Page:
Mary Wollstonecraft, 1759 to 1797, a slut and radical revolutionary, an atheist, and a pathologically castrating threat to masculine authority. Boy, I like this woman. As well, she was an advocate for the education of young women, the virtues of sense over sensibility, chastity for men as well as women, school uniforms, and regular physical exercise. Although she was infamous, she did famously publish “A Vindication of the Rights of Woman,” which earned her place in histories categorical classification under controversial personalities.
Wollstonecraft was born on April 27, 1759 at Primrose Street, Spitalfields, London. She was born into a modestly affluent family, but under the cloud of a father’s drunken violence against her mother. Wollstonecrafts’ mother submitted to her husband’s abusive behavior without protest. Her mother idolized her eldest son, Edward or Ned, to the point where “in comparison with her affection for him, it may be suggested that she did not love the rest of her children. Ned received a gentleman’s eduction. Mary received some education at a day school in Beverly, Yorkshire, where she learned to read and write. The passionate indignation with which Mary later inveighed against the disparity between men and women’s educational opportunities was anger acquired at first hand.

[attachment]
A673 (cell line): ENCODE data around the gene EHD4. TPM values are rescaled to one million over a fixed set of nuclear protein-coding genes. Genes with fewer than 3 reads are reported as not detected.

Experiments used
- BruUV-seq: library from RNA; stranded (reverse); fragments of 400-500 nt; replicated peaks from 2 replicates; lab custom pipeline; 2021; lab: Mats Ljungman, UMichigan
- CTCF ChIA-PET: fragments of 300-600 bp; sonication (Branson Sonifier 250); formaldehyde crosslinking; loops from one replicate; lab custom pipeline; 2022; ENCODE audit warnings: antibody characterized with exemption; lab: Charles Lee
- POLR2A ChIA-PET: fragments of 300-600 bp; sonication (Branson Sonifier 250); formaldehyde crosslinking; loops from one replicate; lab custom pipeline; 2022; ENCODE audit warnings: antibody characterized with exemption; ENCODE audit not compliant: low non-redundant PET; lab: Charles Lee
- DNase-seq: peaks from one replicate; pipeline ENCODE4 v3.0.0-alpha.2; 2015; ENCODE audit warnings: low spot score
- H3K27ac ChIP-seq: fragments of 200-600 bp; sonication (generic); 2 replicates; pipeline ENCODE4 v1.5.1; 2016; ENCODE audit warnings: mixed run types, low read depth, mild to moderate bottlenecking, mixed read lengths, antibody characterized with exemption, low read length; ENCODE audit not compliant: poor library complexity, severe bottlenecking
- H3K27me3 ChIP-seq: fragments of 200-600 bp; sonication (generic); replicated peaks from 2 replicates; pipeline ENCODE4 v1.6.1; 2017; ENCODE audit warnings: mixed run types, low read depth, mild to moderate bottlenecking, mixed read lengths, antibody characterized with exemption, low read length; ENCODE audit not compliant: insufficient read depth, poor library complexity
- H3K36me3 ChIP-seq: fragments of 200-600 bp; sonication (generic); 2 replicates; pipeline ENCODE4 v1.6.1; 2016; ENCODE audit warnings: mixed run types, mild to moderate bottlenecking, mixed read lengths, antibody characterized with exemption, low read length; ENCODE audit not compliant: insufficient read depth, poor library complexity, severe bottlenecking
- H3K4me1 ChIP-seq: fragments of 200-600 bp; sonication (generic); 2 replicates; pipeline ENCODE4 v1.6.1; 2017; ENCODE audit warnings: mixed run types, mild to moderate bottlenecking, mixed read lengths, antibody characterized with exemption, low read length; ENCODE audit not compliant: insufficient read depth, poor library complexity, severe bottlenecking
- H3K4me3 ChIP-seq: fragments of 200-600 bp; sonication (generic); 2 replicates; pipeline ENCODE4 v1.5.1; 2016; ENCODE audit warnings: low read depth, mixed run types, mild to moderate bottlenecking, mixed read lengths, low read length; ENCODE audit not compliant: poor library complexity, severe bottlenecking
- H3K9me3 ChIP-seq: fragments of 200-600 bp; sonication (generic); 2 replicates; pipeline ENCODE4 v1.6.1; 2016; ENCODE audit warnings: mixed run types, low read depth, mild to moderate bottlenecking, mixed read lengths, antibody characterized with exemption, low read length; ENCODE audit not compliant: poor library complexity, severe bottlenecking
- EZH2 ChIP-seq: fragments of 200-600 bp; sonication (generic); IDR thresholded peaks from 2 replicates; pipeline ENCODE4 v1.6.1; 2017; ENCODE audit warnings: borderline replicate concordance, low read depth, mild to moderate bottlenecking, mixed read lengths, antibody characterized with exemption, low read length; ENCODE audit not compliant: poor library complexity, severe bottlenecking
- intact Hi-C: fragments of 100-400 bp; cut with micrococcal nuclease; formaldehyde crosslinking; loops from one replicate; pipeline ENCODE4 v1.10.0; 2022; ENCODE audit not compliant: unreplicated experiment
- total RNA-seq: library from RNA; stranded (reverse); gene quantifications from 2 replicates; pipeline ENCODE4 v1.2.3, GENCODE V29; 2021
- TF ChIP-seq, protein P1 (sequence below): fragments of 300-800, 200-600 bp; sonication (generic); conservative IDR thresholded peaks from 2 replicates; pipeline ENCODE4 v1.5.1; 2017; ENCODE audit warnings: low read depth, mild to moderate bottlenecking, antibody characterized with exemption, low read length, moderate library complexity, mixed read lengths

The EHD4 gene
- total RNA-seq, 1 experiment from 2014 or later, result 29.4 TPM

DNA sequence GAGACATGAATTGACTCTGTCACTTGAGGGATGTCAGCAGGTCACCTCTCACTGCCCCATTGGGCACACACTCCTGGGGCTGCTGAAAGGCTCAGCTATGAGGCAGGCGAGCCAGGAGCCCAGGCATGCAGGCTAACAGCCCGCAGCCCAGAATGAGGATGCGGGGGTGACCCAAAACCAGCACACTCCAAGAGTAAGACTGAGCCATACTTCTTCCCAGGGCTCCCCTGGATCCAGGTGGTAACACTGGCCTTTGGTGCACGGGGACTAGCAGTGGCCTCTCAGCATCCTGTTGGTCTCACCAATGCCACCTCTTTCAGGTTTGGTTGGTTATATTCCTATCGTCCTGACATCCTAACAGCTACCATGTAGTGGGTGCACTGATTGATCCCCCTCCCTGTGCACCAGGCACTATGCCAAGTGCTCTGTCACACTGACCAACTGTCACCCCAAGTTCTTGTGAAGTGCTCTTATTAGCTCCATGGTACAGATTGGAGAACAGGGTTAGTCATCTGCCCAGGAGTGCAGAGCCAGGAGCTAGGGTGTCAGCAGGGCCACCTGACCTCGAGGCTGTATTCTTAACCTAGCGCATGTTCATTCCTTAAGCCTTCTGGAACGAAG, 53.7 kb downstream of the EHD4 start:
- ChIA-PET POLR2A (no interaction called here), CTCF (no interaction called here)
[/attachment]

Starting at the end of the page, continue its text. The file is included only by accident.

By the end of the 1770s the Wollstonecraft family resources had sunk to a low ebb. Poverty seriously underminded a middle-class woman’s opportunities on the marriage market, while remaining unwed reduced her status and life chances even further. Throughout the eighteenth century employment opportunities for women were thin; teaching, governessing, needlework, or serving as a lady’s companion. By the late 1780s, Mary had done and hated them all. However, there was some literary work available to women. In 1786, while running a failing girls’ school in London, Wollstonecraft opted to try her hand in the work of literary pursuits. Her first book, a didactic tract on female manners titled “Thoughts on the Education of Daughters,” and it earned her ten pounds. Wollstonecraft was proud of being an author, as she boasted in a letter to her sister Eliza.